The changing natural world at our doorsteps | Illustration and text by Patterson Clark
February 1, 2011
Mixed-species foraging: Birds of different feathers flock together
In the winter woods, you may suddenly find yourself surrounded by a slow-moving gang of birds, a hunting party of several small species foraging for food together.
Tufted titmice and Carolina chickadees are ringleaders of the bunch, which may also include kinglets, brown creepers, downy woodpeckers and white-breasted nuthatches.
Mixed-species foraging is less common when food is abundant, which supports the notion that the behavior increases feeding efficiency. In such flocks, birds can learn about food sources from other species, and the foraging is less competitive than in a flock made up of only one species.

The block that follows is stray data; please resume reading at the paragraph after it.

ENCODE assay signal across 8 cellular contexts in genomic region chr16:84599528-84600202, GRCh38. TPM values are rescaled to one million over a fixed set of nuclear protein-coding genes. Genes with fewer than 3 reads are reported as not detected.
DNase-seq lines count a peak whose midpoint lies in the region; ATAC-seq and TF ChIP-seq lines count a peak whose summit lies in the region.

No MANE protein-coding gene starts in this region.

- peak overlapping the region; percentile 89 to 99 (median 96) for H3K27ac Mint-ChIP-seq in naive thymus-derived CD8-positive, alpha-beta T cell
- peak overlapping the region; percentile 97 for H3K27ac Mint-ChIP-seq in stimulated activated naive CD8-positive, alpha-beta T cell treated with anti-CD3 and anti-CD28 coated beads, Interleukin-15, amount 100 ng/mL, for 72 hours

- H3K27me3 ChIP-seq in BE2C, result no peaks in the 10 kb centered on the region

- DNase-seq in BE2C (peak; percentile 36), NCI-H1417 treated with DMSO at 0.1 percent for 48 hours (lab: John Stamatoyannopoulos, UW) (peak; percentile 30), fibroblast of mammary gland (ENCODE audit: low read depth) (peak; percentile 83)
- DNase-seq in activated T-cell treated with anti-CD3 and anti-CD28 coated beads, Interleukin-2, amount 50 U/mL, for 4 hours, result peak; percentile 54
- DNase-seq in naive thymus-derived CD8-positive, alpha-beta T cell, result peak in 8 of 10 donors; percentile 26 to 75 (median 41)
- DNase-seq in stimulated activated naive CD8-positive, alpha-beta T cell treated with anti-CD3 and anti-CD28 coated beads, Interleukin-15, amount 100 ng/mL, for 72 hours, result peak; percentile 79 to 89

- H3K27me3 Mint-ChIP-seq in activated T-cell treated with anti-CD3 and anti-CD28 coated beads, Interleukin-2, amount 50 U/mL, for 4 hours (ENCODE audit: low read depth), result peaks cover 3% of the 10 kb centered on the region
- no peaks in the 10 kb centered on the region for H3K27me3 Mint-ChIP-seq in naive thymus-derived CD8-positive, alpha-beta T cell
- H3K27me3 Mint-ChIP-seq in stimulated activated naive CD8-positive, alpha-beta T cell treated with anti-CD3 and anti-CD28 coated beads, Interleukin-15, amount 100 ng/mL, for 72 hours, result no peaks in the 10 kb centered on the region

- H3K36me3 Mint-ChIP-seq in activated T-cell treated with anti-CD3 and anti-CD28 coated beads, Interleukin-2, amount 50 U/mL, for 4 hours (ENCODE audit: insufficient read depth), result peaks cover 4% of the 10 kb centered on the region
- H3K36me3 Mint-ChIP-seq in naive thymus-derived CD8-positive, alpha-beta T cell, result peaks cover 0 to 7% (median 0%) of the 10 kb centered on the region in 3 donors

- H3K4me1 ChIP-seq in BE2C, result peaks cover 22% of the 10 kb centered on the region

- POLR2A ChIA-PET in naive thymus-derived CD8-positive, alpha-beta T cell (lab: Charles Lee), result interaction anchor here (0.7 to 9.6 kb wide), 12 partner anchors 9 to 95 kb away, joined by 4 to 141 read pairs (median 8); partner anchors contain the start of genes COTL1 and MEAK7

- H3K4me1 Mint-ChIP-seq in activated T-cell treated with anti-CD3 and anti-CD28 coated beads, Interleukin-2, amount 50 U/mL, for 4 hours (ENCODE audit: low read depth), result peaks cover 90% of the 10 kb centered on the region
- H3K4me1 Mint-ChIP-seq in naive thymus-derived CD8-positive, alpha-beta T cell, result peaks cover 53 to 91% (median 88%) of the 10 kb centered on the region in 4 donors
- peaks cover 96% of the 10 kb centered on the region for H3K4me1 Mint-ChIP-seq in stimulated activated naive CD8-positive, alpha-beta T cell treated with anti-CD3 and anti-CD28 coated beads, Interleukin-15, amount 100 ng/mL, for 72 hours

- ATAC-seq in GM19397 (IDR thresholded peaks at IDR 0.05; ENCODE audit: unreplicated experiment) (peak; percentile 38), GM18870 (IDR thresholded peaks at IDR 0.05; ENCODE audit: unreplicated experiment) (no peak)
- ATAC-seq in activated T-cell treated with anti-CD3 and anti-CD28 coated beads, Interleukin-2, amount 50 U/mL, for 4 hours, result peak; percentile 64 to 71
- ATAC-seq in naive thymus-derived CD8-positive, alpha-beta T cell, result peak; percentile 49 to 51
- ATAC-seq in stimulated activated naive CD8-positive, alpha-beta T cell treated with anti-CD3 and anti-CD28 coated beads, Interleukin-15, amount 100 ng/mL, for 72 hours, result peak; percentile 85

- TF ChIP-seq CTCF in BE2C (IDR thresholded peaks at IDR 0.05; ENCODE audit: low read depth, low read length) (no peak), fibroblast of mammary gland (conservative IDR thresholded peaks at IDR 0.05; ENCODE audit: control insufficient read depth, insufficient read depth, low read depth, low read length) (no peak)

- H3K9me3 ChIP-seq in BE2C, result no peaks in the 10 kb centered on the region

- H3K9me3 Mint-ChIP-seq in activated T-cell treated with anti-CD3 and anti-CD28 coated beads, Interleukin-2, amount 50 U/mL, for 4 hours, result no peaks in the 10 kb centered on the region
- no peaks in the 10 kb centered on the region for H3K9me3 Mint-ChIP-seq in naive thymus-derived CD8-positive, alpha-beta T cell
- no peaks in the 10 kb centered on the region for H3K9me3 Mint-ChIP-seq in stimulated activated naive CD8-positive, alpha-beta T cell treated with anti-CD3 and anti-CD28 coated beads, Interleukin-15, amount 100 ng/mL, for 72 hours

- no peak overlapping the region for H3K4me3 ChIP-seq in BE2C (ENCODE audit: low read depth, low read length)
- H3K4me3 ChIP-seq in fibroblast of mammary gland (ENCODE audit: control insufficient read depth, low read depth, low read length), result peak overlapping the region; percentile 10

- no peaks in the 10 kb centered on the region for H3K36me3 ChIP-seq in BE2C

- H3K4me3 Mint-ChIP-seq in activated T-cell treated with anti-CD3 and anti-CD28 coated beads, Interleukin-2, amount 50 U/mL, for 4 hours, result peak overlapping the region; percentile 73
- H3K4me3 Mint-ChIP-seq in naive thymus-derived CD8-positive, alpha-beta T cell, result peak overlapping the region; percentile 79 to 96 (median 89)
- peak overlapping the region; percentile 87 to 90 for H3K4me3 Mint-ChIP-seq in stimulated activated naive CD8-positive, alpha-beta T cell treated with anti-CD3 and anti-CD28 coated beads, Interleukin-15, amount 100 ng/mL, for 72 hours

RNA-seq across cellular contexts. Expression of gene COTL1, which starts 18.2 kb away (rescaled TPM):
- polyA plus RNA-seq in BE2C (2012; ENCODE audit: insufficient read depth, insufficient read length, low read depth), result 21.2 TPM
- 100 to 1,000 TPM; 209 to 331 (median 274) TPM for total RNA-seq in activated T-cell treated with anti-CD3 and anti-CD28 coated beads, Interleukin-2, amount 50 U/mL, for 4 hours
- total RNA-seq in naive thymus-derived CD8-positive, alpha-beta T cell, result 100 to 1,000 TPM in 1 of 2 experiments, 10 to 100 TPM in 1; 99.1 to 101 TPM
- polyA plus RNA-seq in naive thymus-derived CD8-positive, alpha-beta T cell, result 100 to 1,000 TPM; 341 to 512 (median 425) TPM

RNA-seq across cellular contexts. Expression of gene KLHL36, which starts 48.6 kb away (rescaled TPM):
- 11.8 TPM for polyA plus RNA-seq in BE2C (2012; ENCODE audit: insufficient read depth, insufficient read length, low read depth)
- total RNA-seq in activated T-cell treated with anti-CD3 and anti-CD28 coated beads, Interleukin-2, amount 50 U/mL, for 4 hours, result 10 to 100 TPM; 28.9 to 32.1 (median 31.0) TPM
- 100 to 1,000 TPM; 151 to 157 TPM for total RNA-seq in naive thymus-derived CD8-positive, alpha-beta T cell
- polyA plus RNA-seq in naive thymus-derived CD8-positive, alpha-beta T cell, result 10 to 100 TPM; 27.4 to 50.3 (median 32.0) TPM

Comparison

With the mixed flock's variety of eyes and ears on alert, the birds may be safer from predators. They can spend more time searching for food and less time watching their backs.
Woodpeckers and nuthatches clearly benefit from the coalition. Outside the mixed flock they are more vigilant and less likely to leave their comfort zones, resulting in their eating less and suffering higher mortality rates.
But not everybody on the team is a winner: Chickadees pay a price when they join such flocks. They fare better when foraging on their own, because in mixed flocks titmice steal food from them.